Polygonal Barrel .45 Handloading ?'s


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KSUperDuty
March 8, 2008, 11:28 PM
I am very new to reloading, and I want to reaload .45 ACP for my H&K USP Tactical. Unfortunately, the more I read, the more I am approaching this with trepidation. I am confused about what kind of bullets will work with my polygonal barrel (swaged, cast, etc.).

I want to load a relatively slow, plinking round with 185gr Hornady XTP's. Are the XTP's a suitable bullet for the polygonal barrel? I want to use that bullet specifically hopefully moving around 800fps. Are there any problems going that route? Again, I'm really a handloading rookie, and I would appreciate/benefit from any advice that could be offered. Thanks

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evan price
March 9, 2008, 01:23 AM
First: You will hear people say that H&K and Glock (polygonal rifled barrels) should NEVER have lead bullets shot through them because they will clog with lead and possibly Kaboom.
If one used a soft alloy and loaded them hot and then shot the gun enough that they built up a lot of lead, and never ever cleaned it, it might happen. Maybe.

I will testify that I shot thousands of Ultramax reloaded ammo with lead projos in my Glocks with never a problem, and I currently reload .45 ACP 230-grain lead for both my Sig P220 and Glock 21. I use a hard alloy, load on the conservative side (under 1000 fps) and clean my guns regularly. I have not had any leading buildup personally. Sometimes after a long session with hotter loads there may be a smidge by the chamber. But nothing that I would consider even slightly worrying.

The Hornady XTP will give you absolutely no trouble at all, most reloading manuals will call out specs for this bullet by name.

Load at 10% under book max and then work up to where you want the load to be in terms of accuracy and cycling your gun.

5.1 grains of Hodgdon HP38 or Win 231 will get you about 775 FPS or a little more according to Hodgdon.

Personally I tried 185 RNFP's in my Sig and didn't like them. I prefer the big heavy slow 230-grain roundball the cartridge was designed around.

KSUperDuty
March 9, 2008, 08:16 PM
Thanks for the advice I really appreciate it.

Maybe I'm approaching this the wrong way, thinking the 185gr loaded slow will kick less than a 230gr load moving slow. I want to get down close to where the gun almost won't cycle, just to feel what it's like. Any other suggestions? Thanks

IMtheNRA
March 9, 2008, 09:23 PM
KSUperDuty, you'll see a lot of conflicting information about lead and polygonal rifling. I decided not to shoot lead in my Glocks not because of what people say, but because of what Glock says.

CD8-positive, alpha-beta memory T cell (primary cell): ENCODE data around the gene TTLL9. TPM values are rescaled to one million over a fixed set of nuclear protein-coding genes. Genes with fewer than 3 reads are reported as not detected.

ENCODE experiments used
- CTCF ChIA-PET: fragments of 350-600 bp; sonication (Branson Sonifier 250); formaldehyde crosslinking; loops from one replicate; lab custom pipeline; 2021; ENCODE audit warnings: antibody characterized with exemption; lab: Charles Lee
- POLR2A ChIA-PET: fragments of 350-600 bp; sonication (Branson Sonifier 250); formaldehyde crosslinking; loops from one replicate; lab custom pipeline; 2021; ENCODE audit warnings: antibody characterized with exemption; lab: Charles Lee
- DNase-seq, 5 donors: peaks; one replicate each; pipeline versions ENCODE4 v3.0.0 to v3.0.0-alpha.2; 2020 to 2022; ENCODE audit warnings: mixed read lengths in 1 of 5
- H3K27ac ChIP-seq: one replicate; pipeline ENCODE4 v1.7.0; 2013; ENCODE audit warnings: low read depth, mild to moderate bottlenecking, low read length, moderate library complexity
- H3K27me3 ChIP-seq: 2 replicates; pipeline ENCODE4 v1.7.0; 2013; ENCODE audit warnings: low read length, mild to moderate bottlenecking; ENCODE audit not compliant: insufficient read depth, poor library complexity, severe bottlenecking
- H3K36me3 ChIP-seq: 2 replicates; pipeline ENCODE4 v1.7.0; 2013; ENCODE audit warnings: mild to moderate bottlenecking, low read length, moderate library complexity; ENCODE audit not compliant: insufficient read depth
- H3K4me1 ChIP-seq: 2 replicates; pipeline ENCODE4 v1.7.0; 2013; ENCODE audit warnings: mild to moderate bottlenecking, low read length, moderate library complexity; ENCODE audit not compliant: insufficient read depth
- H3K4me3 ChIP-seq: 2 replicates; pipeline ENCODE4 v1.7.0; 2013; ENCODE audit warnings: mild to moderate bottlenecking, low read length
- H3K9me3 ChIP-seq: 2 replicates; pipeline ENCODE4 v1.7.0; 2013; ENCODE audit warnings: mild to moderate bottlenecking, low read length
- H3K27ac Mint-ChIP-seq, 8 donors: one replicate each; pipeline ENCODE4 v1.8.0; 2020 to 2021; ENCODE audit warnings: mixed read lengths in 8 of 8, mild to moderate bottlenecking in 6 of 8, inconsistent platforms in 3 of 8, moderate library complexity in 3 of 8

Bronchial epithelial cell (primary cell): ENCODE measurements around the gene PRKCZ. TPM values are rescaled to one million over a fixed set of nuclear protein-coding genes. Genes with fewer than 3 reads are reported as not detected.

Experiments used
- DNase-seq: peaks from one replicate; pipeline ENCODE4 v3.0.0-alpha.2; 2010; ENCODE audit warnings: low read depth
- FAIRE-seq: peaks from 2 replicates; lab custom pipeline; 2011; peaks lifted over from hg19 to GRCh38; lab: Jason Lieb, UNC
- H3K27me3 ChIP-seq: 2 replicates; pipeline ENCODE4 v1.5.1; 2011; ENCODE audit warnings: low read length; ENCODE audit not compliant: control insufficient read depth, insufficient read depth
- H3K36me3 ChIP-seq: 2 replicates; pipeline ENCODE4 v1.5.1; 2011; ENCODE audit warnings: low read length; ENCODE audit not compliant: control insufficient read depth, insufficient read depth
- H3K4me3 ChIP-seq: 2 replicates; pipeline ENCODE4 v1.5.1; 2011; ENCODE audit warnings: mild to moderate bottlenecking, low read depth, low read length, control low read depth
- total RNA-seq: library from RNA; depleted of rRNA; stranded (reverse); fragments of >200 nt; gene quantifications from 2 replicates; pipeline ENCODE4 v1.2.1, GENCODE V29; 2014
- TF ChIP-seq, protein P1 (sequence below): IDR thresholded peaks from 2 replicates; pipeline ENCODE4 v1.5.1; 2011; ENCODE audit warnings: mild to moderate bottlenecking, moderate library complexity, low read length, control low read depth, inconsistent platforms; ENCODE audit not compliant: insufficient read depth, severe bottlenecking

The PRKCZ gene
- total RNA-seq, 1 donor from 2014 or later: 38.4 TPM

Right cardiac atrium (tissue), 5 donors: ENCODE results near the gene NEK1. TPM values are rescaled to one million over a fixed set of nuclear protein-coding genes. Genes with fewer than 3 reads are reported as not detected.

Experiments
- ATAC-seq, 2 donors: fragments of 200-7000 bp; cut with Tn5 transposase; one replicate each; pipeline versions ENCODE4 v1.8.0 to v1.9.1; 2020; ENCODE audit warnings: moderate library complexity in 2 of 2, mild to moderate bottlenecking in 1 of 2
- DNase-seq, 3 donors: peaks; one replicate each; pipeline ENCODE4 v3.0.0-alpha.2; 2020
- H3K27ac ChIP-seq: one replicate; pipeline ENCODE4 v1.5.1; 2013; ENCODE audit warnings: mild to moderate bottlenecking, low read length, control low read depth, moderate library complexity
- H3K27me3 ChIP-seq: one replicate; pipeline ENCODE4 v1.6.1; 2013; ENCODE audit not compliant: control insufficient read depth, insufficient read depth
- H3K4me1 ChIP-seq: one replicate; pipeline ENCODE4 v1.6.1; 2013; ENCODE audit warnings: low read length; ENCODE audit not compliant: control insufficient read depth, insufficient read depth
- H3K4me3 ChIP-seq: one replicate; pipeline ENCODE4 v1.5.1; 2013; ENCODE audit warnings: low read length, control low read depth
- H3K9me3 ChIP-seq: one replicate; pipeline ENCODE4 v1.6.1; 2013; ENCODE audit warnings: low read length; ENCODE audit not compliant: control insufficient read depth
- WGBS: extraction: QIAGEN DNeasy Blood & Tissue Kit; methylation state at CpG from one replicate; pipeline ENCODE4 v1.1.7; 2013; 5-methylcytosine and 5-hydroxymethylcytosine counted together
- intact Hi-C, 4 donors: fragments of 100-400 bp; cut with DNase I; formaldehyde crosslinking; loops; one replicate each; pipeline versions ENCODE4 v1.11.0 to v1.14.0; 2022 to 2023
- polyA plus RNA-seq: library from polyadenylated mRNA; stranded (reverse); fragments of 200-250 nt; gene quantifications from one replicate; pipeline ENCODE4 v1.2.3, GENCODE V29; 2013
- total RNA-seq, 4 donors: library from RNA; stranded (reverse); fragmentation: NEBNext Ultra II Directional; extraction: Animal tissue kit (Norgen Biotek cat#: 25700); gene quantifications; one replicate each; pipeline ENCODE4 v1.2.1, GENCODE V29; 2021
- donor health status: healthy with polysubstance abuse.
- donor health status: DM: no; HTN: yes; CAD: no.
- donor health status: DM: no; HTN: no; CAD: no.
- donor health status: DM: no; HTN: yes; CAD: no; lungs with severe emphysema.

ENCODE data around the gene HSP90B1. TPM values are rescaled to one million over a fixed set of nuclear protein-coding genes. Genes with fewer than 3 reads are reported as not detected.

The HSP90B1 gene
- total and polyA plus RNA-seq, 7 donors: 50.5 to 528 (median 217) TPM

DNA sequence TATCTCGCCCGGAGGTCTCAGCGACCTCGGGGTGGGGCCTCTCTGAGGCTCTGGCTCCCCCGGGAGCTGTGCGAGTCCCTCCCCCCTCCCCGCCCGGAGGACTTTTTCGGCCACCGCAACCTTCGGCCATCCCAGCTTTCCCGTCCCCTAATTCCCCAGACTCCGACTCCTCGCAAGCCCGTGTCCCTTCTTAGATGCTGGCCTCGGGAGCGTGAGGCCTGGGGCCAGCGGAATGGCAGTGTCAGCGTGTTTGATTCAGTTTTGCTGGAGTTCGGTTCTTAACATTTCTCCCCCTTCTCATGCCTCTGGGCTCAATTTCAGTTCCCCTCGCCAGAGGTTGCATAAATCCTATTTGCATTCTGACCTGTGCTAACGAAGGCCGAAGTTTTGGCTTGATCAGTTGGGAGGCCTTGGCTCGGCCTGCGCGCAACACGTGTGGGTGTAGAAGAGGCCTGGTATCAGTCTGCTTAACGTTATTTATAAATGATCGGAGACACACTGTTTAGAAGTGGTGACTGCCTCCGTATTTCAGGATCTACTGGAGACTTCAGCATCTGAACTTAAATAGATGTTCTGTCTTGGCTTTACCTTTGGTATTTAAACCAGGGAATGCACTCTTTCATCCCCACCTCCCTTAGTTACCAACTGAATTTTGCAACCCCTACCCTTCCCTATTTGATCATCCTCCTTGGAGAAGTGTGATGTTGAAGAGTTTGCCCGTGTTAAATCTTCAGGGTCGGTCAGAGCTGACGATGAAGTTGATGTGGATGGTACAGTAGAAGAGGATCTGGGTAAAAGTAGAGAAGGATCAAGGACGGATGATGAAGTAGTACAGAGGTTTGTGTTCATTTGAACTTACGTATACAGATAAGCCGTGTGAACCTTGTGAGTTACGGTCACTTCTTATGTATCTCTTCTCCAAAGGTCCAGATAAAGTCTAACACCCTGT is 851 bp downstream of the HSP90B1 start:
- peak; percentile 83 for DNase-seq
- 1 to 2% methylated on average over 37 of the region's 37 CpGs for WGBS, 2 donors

I did not feel like researching the science behind their warning, but since I don't think Glock has any reason to lie to me on this topic, I'll take their word for it and I'll stick with jacketed bullets.

To paraphrase the late great Gale McMillan who posted on this very topic a few years ago at The Firing Line:

"If you have not had problems with lead and polygonal rifling, just be patient."

Shoney
March 9, 2008, 09:42 PM
IMtheNRA
Try to make those statements on Glock Talk or HK Pro Boards, but be sure to have your "depends" on, a good flame suit, a gallon of pepto, and a good platter on which to serve up crow. :neener:

OH, and if you read any of your pistol manuals, you will find them saying something to the effect that "shooting reloaded ammo in these weapons will void the warrantee". So don't shoot your reloads either.

Nowhere Man
March 9, 2008, 10:42 PM
I called Glock myself and asked about shooting lead out of a Glock barrel. What I was told is, Glock does not recommend shooting lead bullets. Soft lead can lead to clogging of the barrel. Since the "average person" cannot visualy tell if the bullet they are firing is hard lead or soft lead, you cannot tell how many rounds you can fire before it becomes unsafe.

Dave

evan price
March 9, 2008, 11:49 PM
As to the 185's shooting softer- yes, they will, when loaded lightly. F=MA after all, and a lighter bullet loaded to a higher pressure will accelerate more thus getting you more force. Mt 230-gr loads are actually pussycats, and a good-sized gun like your H&K will not pose significant recoil problems.



Re: NowhereMan's assertion:

Try to scratch a lead projo with your fingernail:

If it scratches, it's soft. If it does not scratch, it's hard.

Also ask your caster what alloy he uses. If he says "?" odds are it might be soft.

These are both things an "average person" can easily perform.

As I said before, I shot thousands through my Glocks, no problems.

KSUperDuty
March 13, 2008, 03:11 PM
Thanks for the help Evan

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